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[whitespace] Geoffrey Rush The Literary Libertine: Geoffrey Rush dons the lacy cravat of the infamous Marquis de Sade.

Sade Story

'Quills' offers an intriguing look at the last years of the Marquis de Sade

By Richard von Busack

'NO SPIRIT was more free," said the poet Apollinaire, to which a later writer commented, "No body was more imprisoned, at any rate." The Marquis de Sade, hero of the new film Quills, served 30 years of his life in various dungeons for misdemeanors. In jail, he composed an enormous, rambling body of written work. De Sade's writings are a chaotic fantasy of sexual egalitarianism, an inverted version of utopian fantasy.

In his writings, every human is up for grabs, subject to any whim any other human might have--no matter how grisly. The argument against de Sade's work is the same argument against pornography: What if the wrong kind of person reads it, taking fantasy for gospel truth? From de Sade's novel Juliette: "How delightful are the pleasures of the imagination. In these delectable moments, the whole world is ours; not a single creature resists us; we devastate the world, we repopulate it with new objects which, in turn, we immolate; the means to every crime is ours and we employ them all." Even Alfred Hitchcock couldn't have phrased a better description of the movie-going experience.

In this stunning comeback movie by Philip Kaufman (The Unbearable Lightness of Being), Geoffrey Rush plays de Sade during his confinement at the asylum at Charenton in the early 1800s. De Sade, naturally a handful, is under the care of a good, liberal, work-within-the-system-type weakling abbé (Joaquin Phoenix). He's also tended by a coy but hardheaded laundress (Kate Winslet, never riper and more inviting).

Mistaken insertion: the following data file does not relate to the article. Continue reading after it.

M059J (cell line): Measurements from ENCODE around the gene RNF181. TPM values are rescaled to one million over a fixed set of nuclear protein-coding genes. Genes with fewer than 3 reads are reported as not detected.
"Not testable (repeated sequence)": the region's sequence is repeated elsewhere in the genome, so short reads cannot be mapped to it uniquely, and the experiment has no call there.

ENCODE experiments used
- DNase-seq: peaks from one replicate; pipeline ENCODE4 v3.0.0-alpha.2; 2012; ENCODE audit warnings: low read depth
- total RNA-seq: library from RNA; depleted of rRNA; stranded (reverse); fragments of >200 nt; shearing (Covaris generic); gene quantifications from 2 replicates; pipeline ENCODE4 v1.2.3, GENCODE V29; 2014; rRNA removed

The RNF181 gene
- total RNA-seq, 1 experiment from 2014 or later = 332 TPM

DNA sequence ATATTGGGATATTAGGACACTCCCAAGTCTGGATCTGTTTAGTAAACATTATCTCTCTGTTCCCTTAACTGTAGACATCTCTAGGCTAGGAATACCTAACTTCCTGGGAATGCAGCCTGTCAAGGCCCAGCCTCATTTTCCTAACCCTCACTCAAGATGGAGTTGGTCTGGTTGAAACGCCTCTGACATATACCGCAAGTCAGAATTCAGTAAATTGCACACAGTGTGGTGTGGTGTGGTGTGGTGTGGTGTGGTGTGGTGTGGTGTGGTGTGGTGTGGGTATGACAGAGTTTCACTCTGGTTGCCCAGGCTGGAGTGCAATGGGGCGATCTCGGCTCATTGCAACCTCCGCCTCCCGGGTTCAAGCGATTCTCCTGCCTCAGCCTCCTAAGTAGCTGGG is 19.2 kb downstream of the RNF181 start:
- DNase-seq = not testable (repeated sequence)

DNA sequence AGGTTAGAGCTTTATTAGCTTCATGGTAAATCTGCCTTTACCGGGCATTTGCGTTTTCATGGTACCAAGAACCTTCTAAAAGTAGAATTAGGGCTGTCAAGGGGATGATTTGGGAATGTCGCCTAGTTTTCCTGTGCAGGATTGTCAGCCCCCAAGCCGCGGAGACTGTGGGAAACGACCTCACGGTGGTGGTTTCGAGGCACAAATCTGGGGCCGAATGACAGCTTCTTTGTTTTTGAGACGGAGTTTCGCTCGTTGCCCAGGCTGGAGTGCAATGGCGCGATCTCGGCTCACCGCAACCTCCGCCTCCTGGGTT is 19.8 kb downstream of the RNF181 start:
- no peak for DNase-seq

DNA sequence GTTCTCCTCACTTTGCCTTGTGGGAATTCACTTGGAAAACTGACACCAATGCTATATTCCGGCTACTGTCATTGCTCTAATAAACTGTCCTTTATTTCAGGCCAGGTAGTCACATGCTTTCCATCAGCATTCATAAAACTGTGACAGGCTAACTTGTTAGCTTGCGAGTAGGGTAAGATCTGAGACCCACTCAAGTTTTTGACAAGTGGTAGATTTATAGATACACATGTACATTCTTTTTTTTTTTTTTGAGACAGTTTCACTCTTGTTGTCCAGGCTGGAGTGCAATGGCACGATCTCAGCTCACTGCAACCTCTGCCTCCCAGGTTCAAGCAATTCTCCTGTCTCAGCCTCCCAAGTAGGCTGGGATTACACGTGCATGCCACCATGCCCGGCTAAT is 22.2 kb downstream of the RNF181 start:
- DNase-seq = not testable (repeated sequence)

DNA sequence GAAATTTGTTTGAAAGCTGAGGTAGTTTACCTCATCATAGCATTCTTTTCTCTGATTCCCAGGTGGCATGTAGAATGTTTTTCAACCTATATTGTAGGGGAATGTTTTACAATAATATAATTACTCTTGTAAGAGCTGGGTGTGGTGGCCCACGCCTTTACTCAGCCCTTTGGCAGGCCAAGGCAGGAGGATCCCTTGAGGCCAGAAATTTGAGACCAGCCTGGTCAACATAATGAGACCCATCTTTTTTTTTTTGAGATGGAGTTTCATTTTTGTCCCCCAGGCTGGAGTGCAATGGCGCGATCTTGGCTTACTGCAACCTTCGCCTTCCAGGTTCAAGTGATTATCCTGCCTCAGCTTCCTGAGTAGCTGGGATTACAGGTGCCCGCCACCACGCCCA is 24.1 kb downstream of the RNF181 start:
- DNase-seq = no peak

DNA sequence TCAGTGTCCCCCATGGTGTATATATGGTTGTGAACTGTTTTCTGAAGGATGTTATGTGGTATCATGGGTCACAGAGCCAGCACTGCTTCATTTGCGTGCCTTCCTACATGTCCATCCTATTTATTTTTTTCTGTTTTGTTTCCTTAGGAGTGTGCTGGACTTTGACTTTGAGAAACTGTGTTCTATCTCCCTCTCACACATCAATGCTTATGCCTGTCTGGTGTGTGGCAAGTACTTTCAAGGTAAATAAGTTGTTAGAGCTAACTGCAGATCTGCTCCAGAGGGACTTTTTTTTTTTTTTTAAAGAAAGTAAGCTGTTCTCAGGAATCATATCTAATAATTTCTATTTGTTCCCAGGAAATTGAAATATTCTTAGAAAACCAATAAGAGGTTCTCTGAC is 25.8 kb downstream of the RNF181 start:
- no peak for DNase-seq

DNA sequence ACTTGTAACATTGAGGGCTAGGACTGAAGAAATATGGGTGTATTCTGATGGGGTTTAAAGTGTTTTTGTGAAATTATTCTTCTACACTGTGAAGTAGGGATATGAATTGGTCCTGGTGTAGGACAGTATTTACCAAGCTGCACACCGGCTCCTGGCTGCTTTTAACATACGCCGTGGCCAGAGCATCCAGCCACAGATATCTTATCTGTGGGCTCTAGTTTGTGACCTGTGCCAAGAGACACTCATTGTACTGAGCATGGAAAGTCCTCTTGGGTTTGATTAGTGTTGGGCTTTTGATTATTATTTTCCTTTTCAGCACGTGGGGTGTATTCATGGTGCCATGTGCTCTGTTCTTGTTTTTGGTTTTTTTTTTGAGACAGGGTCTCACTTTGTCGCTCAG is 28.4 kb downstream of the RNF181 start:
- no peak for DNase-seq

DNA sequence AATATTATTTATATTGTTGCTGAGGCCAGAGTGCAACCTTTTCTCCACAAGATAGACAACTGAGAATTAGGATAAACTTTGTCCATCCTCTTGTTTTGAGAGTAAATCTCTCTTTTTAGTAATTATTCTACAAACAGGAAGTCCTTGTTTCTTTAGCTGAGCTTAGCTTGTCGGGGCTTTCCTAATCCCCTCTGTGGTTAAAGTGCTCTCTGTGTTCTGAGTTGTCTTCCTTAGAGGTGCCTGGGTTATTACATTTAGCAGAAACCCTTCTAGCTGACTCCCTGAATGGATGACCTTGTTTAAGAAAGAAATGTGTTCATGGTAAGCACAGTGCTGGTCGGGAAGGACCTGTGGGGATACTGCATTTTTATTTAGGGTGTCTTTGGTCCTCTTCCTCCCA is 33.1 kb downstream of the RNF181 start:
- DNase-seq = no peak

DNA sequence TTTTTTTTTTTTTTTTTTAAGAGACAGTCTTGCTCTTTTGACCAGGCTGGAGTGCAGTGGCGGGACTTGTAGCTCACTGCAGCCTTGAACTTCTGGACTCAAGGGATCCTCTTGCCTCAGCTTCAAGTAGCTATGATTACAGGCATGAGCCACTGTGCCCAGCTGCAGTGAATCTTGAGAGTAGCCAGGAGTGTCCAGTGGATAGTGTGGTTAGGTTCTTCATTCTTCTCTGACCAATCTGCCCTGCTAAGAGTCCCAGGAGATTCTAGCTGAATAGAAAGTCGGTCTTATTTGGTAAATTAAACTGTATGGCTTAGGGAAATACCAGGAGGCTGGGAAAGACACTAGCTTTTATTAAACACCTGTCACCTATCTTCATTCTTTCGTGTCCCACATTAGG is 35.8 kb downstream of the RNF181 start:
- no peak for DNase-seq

Summoned by the scandalous success of de Sade's print enormities, a new director arrives at the asylum, Dr.Royer-Collard, played by Michael Caine. The joke is that Royer-Collard exemplifies the type of authoritarian de Sade diagnosed in his prose. Caine's doctor crowns his new job with the legal conquest and imprisonment of a convent-educated child-bride. The second half of the film is a war of wills between the doctor and his prisoner, which takes a turn into mad punishment.

When the script, based on Doug Wright's play, departs from history into symbolism, the film falters. As a fable, Quills is grounded in realism too much to be completely accepted as a fairy tale. For example, the Reign of Terror sequence at the beginning of Quills feels alive with real horror; it's even better even than the scenes Val Lewton did for the David O. Selznick version of A Tale of Two Cities. Yet the last quarter of Quills is gory and flip/ironic in the manner of a Tales From the Crypt episode; this, despite a fine, acrid finale, a Pietà scene with a sting left in it.

Rush of Shine, in his best performance yet, makes the Marquis too grand a figure to be ground down by symbolic (and utterly fictional) violence. Rush evokes the humor and hyperbolic qualities of this influential, dreaded writer. Kaufman's made one of the few daring films this year, a discourse on the attractions and dangers of pornography that explains how S&M reshapes everyday pain into sudden pleasure.

Quills (R; 123 min.) directed by Philip Kaufman, written by Doug Wright (adapted from his play), photographed by Rogier Stoffers, and starring Geoffrey Rush, Kate Winslet, Joaquin Phoenix and Michael Caine, opens Thursday at the Palo Alto Square in Palo Alto.

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From the November 23-29, 2000 issue of Metro, Silicon Valley's Weekly Newspaper.

Copyright © 2000 Metro Publishing Inc. Metroactive is affiliated with the Boulevards Network.

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